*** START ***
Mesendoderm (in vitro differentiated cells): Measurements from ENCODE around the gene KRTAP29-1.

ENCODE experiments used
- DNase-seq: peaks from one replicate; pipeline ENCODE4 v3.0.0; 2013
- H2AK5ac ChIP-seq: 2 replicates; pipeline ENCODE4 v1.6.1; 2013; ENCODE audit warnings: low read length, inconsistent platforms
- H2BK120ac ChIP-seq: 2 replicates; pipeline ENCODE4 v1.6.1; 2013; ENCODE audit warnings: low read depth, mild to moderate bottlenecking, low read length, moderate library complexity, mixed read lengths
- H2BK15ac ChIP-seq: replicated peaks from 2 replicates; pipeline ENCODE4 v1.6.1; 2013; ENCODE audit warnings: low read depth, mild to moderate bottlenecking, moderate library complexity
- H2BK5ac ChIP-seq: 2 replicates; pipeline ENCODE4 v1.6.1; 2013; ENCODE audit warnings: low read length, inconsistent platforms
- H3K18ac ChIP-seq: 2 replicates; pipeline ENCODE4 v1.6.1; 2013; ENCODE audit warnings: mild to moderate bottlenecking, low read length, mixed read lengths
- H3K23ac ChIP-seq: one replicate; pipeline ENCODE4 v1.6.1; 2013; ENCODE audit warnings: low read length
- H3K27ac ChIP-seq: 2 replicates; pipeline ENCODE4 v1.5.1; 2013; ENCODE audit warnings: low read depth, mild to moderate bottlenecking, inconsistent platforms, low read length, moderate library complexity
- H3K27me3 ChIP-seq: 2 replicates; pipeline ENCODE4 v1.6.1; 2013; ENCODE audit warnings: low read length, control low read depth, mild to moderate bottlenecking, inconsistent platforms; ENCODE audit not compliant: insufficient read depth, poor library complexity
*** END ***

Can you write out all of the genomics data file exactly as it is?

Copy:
Mesendoderm (in vitro differentiated cells): Measurements from ENCODE around the gene KRTAP29-1.

ENCODE experiments used
- DNase-seq: peaks from one replicate; pipeline ENCODE4 v3.0.0; 2013
- H2AK5ac ChIP-seq: 2 replicates; pipeline ENCODE4 v1.6.1; 2013; ENCODE audit warnings: low read length, inconsistent platforms
- H2BK120ac ChIP-seq: 2 replicates; pipeline ENCODE4 v1.6.1; 2013; ENCODE audit warnings: low read depth, mild to moderate bottlenecking, low read length, moderate library complexity, mixed read lengths
- H2BK15ac ChIP-seq: replicated peaks from 2 replicates; pipeline ENCODE4 v1.6.1; 2013; ENCODE audit warnings: low read depth, mild to moderate bottlenecking, moderate library complexity
- H2BK5ac ChIP-seq: 2 replicates; pipeline ENCODE4 v1.6.1; 2013; ENCODE audit warnings: low read length, inconsistent platforms
- H3K18ac ChIP-seq: 2 replicates; pipeline ENCODE4 v1.6.1; 2013; ENCODE audit warnings: mild to moderate bottlenecking, low read length, mixed read lengths
- H3K23ac ChIP-seq: one replicate; pipeline ENCODE4 v1.6.1; 2013; ENCODE audit warnings: low read length
- H3K27ac ChIP-seq: 2 replicates; pipeline ENCODE4 v1.5.1; 2013; ENCODE audit warnings: low read depth, mild to moderate bottlenecking, inconsistent platforms, low read length, moderate library complexity
- H3K27me3 ChIP-seq: 2 replicates; pipeline ENCODE4 v1.6.1; 2013; ENCODE audit warnings: low read length, control low read depth, mild to moderate bottlenecking, inconsistent platforms; ENCODE audit not compliant: insufficient read depth, poor library complexity